According to National Law Enforcement Officer Memorial Fund, 319 of the officers who lost their lives in 2021 related to COVID-19.

During the trip, Julie and Chelsea also visited the National Law Enforcement Museum, where there was a memorial wall with the 563 names and people could write tributes or thoughts.

“To share that experience with people that you didn’t know, everybody had tears in their eyes,” Julie said.

While in D.C., Julie and Chelsea were escorted by a police officer from Greenfield. An officer was assigned to each family there.

“I have to say between all of the individual states and the national FOP, they did an amazing job getting everything pulled off because that couldn’t have been an easy task,” Julie said.

“The whole experience, they were there for you, anything that you needed,” she said. “In fact, I was told if you woke up in the middle of the night and you felt you had to go to the wall, there was somebody that would take you to the wall. The support was amazing. It’s overwhelming. I’m beyond grateful because I want (Rick) to be remembered.”

Also while meeting with the FOP rep at the end of 2021, Julie was connected with a police officer from Bloomington who let her know about Cops Cycling for Survivors.

That began in 2002 with a ride to D.C. to honor fallen officers. The cyclists now ride through Indiana, meeting with survivors of officers to support them as they continue to deal with the loss of loved ones. The group honors the more than 450 Indiana officers killed in the line of duty by reading a memorial for each officer during the tour.

Over the 13 days this month, the group will bike nearly 1,000 miles. Cyclists include survivors, law enforcement officers and friends of law enforcement. Interested cyclists also may contact the group for information on joining all or parts of the ride.

While the group rides in support and memory of all fallen officers, each year, the support truck honors officers killed in the line of duty from the previous year.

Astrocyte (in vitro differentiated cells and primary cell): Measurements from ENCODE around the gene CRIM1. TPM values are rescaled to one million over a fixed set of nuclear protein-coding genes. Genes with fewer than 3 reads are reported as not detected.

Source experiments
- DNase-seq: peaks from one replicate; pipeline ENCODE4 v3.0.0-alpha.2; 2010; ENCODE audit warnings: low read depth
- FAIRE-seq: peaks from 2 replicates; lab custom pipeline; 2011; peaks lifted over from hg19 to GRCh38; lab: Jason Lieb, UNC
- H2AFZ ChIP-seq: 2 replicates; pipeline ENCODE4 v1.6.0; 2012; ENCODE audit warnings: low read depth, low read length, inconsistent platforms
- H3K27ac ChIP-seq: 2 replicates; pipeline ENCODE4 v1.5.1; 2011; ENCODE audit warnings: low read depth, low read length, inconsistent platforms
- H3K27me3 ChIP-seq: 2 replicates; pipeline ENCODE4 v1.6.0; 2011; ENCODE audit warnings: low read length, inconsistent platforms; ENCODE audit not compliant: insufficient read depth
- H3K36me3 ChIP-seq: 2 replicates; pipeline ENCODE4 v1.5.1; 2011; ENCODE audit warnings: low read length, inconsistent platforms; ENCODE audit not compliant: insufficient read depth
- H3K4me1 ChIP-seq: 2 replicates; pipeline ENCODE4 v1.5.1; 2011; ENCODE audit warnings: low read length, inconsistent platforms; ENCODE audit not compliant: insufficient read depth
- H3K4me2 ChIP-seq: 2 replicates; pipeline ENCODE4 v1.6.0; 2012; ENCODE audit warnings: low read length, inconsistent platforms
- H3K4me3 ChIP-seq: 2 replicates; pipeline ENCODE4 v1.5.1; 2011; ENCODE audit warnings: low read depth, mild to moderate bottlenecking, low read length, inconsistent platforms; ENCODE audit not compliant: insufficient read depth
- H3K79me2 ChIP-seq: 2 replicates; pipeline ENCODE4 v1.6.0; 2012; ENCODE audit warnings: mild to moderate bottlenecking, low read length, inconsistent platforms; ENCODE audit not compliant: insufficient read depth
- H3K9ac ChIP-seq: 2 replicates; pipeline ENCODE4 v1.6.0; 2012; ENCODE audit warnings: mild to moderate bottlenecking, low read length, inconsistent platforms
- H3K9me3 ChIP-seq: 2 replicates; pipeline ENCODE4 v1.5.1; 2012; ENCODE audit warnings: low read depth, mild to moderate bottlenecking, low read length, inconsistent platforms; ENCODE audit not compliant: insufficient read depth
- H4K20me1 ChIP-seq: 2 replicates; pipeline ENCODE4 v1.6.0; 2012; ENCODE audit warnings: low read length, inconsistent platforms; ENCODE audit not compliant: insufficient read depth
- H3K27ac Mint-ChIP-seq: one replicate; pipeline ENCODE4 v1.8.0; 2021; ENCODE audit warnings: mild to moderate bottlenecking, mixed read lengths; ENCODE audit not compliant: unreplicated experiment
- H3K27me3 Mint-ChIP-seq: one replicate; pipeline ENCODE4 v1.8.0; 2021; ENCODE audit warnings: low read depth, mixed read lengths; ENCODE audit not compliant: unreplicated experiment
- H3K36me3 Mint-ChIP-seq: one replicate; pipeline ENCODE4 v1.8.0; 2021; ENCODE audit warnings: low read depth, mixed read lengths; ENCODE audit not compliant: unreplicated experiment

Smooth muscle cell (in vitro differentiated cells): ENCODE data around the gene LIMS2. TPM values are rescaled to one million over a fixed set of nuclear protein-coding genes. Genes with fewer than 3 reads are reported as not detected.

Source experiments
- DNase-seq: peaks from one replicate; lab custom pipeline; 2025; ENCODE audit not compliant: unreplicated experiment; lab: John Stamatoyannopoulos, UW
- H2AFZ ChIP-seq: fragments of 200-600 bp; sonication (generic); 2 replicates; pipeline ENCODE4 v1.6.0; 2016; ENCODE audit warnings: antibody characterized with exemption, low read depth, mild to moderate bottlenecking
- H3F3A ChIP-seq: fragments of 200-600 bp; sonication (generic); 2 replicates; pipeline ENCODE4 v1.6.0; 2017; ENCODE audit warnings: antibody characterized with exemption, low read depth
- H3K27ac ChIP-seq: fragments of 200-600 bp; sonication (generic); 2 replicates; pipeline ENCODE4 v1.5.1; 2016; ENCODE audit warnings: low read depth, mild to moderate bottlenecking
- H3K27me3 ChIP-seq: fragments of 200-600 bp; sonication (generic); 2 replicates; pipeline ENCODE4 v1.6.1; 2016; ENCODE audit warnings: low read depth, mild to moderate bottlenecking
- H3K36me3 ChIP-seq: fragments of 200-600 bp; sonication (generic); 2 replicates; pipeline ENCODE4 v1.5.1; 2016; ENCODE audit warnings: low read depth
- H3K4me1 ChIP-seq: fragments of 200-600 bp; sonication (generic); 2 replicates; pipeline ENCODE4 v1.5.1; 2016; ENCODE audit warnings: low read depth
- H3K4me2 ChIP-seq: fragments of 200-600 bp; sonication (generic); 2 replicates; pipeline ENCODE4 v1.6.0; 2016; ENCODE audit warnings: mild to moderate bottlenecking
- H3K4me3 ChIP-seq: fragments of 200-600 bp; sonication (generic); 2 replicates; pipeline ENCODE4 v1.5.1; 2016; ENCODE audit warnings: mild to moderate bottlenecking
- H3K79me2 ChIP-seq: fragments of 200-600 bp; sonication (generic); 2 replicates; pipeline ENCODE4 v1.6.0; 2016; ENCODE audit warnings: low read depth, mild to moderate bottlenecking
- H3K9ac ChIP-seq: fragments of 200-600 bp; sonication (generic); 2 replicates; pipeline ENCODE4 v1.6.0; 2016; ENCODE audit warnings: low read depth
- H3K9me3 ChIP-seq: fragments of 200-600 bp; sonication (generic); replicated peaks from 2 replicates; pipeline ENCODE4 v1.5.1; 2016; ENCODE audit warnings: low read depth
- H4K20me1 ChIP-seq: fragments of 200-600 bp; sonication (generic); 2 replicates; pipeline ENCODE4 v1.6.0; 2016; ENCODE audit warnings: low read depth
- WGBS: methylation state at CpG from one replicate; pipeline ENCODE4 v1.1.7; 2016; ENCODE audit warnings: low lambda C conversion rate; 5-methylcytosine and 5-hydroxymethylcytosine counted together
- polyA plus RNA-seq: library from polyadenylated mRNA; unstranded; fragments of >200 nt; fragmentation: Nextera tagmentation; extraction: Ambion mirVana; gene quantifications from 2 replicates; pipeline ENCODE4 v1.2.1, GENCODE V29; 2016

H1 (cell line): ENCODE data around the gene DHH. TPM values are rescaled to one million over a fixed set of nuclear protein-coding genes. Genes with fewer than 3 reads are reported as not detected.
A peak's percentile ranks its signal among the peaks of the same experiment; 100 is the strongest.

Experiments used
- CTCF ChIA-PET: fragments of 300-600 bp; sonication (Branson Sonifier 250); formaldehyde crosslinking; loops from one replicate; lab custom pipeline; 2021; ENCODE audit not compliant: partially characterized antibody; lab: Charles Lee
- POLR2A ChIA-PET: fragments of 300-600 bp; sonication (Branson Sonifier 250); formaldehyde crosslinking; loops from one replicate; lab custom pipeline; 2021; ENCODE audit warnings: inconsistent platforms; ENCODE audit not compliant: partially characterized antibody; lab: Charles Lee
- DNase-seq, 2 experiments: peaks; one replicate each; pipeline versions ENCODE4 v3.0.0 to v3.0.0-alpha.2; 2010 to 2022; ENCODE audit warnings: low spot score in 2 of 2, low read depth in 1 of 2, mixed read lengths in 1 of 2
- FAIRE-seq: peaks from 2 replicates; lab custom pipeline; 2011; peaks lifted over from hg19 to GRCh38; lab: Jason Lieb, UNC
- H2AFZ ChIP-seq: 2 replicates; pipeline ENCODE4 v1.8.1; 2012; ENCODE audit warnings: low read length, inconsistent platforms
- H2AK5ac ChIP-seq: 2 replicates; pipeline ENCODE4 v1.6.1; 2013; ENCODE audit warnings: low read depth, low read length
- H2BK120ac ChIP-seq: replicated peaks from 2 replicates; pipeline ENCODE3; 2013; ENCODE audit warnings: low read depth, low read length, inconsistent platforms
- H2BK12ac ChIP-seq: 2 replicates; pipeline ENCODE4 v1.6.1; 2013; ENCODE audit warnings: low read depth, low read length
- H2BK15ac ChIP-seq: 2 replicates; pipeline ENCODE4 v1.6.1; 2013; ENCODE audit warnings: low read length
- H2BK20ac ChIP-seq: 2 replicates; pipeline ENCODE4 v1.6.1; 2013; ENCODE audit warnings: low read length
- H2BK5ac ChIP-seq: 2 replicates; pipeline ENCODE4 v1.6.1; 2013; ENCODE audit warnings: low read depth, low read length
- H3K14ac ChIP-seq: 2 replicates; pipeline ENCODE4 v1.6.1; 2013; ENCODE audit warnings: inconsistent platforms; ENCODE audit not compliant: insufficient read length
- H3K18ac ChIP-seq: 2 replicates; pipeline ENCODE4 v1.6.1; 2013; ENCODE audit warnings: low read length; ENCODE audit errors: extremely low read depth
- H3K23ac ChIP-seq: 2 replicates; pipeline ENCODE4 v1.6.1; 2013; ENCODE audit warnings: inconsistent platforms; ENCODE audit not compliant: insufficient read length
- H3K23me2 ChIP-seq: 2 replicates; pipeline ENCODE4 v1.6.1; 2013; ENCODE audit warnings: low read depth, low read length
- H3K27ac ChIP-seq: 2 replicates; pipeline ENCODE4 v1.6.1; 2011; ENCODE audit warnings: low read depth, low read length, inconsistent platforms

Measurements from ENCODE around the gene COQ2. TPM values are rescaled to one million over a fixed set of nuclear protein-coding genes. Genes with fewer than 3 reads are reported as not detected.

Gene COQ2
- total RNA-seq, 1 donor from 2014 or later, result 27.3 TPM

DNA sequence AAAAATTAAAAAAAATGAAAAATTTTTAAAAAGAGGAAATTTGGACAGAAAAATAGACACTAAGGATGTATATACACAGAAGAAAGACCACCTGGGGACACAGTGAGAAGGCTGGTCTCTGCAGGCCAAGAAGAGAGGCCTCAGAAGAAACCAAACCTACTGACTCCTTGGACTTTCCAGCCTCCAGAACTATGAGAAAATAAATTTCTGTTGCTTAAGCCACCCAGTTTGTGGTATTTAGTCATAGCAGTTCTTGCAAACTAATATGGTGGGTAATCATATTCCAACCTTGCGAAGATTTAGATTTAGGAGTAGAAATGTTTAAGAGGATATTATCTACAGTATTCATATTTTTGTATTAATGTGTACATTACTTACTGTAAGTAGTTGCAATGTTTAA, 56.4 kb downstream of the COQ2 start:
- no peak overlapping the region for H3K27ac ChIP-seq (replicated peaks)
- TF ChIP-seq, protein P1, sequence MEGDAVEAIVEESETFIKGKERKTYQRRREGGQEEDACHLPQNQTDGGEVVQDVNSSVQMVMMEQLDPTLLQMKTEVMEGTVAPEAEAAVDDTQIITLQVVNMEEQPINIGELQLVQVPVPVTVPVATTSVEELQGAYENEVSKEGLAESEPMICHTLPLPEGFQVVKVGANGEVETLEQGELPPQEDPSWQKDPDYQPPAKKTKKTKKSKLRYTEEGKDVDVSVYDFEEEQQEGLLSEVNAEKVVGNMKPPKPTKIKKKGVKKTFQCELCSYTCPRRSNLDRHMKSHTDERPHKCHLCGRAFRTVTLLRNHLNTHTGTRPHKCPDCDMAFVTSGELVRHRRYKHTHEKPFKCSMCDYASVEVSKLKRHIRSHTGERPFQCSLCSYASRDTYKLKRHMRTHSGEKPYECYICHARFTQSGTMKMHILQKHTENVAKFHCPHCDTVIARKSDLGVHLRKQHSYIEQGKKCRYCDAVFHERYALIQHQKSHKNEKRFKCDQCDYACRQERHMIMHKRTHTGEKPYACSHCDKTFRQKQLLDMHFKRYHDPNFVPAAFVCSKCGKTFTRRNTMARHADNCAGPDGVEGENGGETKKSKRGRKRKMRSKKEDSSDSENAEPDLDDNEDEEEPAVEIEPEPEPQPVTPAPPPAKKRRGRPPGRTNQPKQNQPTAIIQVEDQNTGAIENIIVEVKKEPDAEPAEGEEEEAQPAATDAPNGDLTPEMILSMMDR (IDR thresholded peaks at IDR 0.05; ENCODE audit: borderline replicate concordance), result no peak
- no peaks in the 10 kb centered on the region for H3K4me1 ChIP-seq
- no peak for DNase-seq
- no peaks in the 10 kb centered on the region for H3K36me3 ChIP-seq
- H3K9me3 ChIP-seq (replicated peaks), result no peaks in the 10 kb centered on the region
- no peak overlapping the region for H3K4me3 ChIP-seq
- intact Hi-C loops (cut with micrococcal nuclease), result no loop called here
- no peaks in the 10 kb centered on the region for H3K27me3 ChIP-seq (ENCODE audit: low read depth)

Cops Cycling for Survivors, a 501(c)(3) not-for-profit organization, also raises financial support for survivors. Proceeds from the annual ride provide line of duty death benefits for primary survivors and fund scholarships, camps and other avenues of support for survivors. The group also assists Line of Duty Death Justice as survivors work through years of court dates, including parole hearings and appeals.

On July 22, the ride will go from Madison to Bloomington, including the stop in Brownstown. The public is invited to stop by the sheriff’s department to see the support truck and meet the participants and families.

“There again, amazing group of people,” Julie said. “At the sheriff’s department, they will be fed lunch. We’ll also eat with them and get to meet and chat with them, so that will be really neat.”

If you go 

What: Cops Cycling for Survivors stop in Brownstown

When: 10:30 a.m. July 22

Where: Jackson County Sheriff’s Department, 150 E. State Road 250, Brownstown

Who: The public is invited to see the support truck, which includes a picture of late Reserve Officer James Richard “Rick” Hirtzel, and meet the cyclists, including survivors, law enforcement officers and friends of law enforcement riding in support and memory of all fallen officers

At a glance 

Cops Cycling for Survivors makes every attempt to contact survivors, including family, co-workers, descendants and others, of fallen officers but may not have contact information for some.

Survivors are asked to be in touch with the group at Cops Cycling for Survivors, P.O. Box 597, Ellettsville, IN 47429, by phone at 812-727-0725 or email [email protected].

Information and a donation page may be found online at